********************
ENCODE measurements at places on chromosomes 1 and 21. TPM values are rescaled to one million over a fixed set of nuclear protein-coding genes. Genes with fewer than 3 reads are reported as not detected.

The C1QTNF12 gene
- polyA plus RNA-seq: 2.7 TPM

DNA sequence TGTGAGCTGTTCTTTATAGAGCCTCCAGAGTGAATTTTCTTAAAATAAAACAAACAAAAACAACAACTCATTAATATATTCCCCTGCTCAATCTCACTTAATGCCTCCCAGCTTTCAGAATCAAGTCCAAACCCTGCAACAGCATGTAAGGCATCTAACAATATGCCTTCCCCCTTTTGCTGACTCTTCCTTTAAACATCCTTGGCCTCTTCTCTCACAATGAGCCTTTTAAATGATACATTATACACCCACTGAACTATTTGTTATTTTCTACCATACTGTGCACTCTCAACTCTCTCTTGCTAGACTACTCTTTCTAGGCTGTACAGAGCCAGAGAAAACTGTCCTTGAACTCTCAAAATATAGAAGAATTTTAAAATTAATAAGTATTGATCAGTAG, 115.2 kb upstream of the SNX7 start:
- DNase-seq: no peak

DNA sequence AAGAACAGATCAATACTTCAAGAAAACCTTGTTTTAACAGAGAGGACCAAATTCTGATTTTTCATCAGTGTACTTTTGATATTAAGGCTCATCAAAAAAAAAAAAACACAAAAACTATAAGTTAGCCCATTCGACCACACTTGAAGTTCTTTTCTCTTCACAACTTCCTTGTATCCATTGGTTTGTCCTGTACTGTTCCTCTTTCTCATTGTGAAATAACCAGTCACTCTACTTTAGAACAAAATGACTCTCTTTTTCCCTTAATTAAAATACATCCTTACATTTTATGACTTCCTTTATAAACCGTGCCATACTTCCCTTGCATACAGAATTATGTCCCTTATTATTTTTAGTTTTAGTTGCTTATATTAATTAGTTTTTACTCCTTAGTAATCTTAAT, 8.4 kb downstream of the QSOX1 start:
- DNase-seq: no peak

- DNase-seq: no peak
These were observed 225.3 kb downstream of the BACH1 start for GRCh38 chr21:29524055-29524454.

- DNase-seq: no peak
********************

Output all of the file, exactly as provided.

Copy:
ENCODE measurements at places on chromosomes 1 and 21. TPM values are rescaled to one million over a fixed set of nuclear protein-coding genes. Genes with fewer than 3 reads are reported as not detected.

The C1QTNF12 gene
- polyA plus RNA-seq: 2.7 TPM

DNA sequence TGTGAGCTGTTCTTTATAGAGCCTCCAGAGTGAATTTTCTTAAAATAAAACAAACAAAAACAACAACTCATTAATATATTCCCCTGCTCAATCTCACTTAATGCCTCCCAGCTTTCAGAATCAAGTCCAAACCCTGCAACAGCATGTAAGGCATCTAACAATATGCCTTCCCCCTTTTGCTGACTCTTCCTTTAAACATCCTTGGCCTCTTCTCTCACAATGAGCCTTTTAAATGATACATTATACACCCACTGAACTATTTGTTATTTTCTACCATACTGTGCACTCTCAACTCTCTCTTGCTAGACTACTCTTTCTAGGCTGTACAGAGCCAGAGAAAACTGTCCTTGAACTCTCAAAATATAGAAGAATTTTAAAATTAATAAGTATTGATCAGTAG, 115.2 kb upstream of the SNX7 start:
- DNase-seq: no peak

DNA sequence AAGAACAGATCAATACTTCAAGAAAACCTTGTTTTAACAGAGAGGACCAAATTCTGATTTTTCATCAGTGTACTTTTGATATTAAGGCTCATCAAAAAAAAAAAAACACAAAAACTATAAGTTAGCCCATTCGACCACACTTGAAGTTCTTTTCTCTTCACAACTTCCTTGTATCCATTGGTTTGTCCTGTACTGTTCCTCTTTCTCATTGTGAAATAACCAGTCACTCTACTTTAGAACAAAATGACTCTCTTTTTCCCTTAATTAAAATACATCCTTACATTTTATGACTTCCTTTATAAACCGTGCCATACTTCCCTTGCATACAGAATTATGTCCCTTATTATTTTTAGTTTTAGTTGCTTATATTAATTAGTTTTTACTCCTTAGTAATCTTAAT, 8.4 kb downstream of the QSOX1 start:
- DNase-seq: no peak

- DNase-seq: no peak
These were observed 225.3 kb downstream of the BACH1 start for GRCh38 chr21:29524055-29524454.

- DNase-seq: no peak